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I’ve argued before that campus speech is threatened from a dozen directions, citing scores of incidents that undermine the culture of free expression and dialogue needed to seek truth and learn.

The academic Jeffrey Adam Sachs has staked out a contrasting position at the Niskanen Center. A small number of anecdotes “have been permitted to set the terms of public debate,” he once wrote. He has also argued that “rather than collapsing into chaos, 2018 was a year of relative quiet on campuses. There were fewer deplatformings, fewer fired professors, and less violence compared to 2017. There was also more dialogue, greater respect for faculty free speech rights, and increased tolerance on both the right and the left.”

Sachs and I watched the same controversies unfold on various campuses and drew very different conclusions about their implications for campus life.

Now there’s new evidence in the debate.

Last spring, three professors at the University of North Carolina surveyed undergraduates to get a sense of the campus climate. Rather than focus on discrete controversies, such as the time in 2015 when UNC student protesters seized control of a room where a journalist was speaking, or the time in 2019 when a UNC student assaulted a sign-carrying anti-abortion activist, they sought to understand day-to-day undergraduate experiences. The results of the survey, distilled from more than 1,000 responses to email questionnaires, can’t be applied to every college in America, but the findings do illuminate what’s happening at a highly selective public institution in a swing state, where more than 20,000 undergraduates are enrolled.

The good news: In classes where politics comes up, large majorities of self-identified liberal and conservative students say that instructors encourage participation from both sides and want to learn from different perspectives, suggesting that concerns about faculty-indoctrination efforts are unfounded. Indeed, students reported that they worry less about censure from faculty than from peers.

That brings us to the bad news:

  • While majorities favor more viewpoint diversity and free-speech norms, an intolerant faction of roughly a quarter of students believe it is okay to silence or suppress some widely held views that they deem wrong.
  • Students across political perspectives engage in classroom self-censorship.
  • Students harbor divisive stereotypes about classmates with different beliefs, and a substantial minority are not open to engaging socially with classmates who don’t share their views.
  • Disparaging comments about political conservatives are common.

To measure student tolerance for views with which they disagree, the researchers chose matters of ongoing controversy on campus––the fate of a Confederate statue, affirmative action in admissions, immigration, health care, climate change, and whether Christian bakers should be compelled to make cakes for gay weddings against their will––and presented students with mainstream positions that a liberal or conservative classmate might hold. Respondents were asked to indicate which among those positions they found most objectionable.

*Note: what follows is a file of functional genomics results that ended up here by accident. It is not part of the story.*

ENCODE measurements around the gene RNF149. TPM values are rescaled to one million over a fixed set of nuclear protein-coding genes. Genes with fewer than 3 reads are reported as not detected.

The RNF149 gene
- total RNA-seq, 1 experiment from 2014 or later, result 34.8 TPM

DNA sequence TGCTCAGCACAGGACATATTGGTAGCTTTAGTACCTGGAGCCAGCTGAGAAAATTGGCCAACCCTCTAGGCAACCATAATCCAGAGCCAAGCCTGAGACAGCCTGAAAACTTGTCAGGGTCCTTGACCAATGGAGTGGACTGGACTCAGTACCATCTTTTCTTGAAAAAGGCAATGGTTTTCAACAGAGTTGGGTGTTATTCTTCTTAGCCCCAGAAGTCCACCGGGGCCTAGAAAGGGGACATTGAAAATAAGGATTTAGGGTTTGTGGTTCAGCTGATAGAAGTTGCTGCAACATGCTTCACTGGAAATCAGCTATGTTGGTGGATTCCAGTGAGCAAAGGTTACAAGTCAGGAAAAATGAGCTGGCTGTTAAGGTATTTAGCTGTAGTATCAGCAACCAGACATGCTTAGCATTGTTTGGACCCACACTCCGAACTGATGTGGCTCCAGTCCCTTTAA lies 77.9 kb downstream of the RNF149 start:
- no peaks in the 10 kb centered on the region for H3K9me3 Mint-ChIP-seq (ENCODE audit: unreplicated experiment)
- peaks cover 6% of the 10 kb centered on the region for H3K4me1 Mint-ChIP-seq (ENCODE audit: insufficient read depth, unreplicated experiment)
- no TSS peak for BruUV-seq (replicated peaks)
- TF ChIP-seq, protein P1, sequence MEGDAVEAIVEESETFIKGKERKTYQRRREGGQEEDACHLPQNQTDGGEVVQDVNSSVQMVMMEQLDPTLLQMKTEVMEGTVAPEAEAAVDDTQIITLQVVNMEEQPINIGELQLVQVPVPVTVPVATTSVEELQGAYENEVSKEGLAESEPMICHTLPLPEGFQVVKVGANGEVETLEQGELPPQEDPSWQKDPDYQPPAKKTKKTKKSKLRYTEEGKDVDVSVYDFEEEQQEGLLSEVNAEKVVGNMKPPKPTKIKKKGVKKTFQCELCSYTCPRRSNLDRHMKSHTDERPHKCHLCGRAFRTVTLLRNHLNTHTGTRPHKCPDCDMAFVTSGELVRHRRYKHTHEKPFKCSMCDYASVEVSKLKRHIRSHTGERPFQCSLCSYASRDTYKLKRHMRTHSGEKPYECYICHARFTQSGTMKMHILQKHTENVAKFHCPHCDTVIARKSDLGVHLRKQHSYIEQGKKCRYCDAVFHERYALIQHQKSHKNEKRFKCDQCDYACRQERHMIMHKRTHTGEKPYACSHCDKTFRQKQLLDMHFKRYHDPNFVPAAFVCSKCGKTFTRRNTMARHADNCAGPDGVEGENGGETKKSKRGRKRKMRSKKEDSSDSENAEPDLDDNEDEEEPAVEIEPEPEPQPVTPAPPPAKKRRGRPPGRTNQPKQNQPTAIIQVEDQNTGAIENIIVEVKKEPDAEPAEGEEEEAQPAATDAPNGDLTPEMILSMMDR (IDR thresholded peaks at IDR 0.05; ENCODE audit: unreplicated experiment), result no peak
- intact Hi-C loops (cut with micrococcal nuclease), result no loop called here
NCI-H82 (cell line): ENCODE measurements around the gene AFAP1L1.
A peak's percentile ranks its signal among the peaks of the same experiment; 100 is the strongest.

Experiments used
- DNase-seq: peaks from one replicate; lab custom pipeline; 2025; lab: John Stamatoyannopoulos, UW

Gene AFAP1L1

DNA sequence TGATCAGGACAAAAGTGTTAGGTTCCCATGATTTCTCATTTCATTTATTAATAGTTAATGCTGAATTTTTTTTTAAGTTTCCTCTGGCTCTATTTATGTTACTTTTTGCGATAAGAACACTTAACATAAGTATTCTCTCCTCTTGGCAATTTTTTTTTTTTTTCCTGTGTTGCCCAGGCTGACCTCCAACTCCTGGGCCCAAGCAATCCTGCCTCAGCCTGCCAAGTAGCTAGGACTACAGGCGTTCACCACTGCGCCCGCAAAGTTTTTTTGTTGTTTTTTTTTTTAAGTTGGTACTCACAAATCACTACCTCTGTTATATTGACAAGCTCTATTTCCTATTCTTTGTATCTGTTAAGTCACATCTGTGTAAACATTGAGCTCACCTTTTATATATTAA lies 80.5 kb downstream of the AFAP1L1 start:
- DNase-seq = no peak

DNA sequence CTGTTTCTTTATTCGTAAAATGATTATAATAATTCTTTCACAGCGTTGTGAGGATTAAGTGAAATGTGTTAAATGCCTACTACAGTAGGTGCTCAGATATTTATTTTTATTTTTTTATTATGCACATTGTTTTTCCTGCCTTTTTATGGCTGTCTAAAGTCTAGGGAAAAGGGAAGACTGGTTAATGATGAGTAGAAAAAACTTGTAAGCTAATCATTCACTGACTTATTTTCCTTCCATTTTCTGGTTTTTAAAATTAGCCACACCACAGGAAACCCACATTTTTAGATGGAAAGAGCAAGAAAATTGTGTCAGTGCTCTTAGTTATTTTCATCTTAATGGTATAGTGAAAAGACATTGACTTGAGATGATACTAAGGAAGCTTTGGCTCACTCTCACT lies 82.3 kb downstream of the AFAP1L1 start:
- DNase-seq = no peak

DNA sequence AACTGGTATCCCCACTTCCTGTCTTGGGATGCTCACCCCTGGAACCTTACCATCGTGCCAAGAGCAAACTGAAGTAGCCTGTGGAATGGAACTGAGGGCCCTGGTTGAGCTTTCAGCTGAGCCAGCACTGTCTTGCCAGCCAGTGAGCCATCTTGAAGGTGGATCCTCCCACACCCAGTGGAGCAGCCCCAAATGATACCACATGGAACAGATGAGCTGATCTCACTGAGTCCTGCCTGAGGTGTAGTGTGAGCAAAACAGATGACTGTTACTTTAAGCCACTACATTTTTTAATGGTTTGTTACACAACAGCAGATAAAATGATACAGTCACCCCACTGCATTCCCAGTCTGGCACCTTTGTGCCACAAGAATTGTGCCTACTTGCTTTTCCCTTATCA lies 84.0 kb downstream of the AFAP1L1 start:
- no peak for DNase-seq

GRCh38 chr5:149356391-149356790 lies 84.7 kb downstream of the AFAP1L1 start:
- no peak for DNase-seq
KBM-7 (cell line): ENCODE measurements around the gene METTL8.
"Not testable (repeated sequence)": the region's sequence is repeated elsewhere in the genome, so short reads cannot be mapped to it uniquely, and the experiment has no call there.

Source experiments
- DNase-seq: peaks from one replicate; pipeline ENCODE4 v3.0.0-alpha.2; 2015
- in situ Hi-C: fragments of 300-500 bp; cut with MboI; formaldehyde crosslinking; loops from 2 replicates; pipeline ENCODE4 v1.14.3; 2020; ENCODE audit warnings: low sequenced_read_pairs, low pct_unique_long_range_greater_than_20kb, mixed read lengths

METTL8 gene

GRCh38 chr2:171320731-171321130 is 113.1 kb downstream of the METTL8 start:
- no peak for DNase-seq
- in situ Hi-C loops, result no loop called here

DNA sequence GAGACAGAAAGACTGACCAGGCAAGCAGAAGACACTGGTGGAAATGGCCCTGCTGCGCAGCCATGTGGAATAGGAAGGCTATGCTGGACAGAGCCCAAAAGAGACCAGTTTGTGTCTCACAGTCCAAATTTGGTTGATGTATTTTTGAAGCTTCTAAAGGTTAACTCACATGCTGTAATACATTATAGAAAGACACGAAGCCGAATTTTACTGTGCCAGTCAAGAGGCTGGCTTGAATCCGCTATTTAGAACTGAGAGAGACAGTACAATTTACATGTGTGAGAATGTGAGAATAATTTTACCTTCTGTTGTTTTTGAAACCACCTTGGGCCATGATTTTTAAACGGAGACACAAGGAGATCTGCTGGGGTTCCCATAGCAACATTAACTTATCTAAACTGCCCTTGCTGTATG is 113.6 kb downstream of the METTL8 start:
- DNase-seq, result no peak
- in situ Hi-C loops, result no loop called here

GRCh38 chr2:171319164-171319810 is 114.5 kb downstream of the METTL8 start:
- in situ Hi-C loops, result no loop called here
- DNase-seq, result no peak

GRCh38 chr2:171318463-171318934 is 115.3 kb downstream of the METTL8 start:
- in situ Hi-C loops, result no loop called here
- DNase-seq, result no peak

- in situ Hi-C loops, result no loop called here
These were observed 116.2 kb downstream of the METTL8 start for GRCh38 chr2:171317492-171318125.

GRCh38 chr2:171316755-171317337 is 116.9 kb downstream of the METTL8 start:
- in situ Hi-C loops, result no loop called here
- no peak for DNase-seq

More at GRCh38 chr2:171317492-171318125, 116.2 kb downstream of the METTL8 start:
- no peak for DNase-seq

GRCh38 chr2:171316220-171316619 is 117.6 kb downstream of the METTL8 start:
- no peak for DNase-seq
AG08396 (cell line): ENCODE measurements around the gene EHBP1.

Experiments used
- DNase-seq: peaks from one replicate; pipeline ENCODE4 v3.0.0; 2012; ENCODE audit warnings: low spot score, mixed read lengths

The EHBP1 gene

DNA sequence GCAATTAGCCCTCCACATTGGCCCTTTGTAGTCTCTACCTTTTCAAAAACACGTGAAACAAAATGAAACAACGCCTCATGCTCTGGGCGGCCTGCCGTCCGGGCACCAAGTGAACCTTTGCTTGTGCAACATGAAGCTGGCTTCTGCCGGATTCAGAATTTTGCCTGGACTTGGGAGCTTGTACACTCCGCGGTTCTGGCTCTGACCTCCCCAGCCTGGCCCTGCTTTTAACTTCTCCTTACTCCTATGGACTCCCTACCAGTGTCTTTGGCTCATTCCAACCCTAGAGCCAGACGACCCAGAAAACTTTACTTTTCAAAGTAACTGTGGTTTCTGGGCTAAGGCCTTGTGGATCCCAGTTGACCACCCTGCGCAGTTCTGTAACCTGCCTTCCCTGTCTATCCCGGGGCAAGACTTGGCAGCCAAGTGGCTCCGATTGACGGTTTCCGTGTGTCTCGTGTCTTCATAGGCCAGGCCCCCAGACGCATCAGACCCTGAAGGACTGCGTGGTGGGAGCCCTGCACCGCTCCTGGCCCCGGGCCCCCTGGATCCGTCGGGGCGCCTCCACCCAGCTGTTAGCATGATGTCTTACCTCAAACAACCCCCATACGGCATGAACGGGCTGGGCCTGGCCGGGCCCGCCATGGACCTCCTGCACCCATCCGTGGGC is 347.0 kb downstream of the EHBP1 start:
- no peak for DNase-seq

Next they were asked: If confronted with that view they identified as most objectionable, how appropriate would it be to take a series of actions, such as asking a tough question, publishing a dissent, or more extreme measures? An alarming 25.5 percent of survey respondents said it would be appropriate to “create an obstruction, such that a campus speaker endorsing this idea could not address an audience.” This authoritarian view was held by about 19 percent of self-identifying liberals, 3 percent of moderates, and 3 percent of conservatives. More than 3 percent of liberals and 1 percent of conservatives thought it would be appropriate to “yell profanity at a student” for endorsing the objectionable idea.

Also troubling were the undergraduates who reported having kept an opinion to themselves in the classroom, even though the opinion was related to the class, because they were worried about the potential consequences of expressing it. Almost 68 percent of conservatives censored themselves in this way, along with roughly 49 percent of moderates and 24 percent of liberals.

Expressing unpopular views “can reveal critical blind spots in prevailing thought patterns,” the authors of the report note, and even when a view is wrong, its refutation allows both parties “to better apprehend why the correct view must be true.” But “a substantial proportion of respondents fear social sanction, or even outright grading penalties, for sharing their views.” What’s more, almost a quarter of conservative students reported being more than slightly concerned that peers would file a complaint against them for speech related to a class they are in together.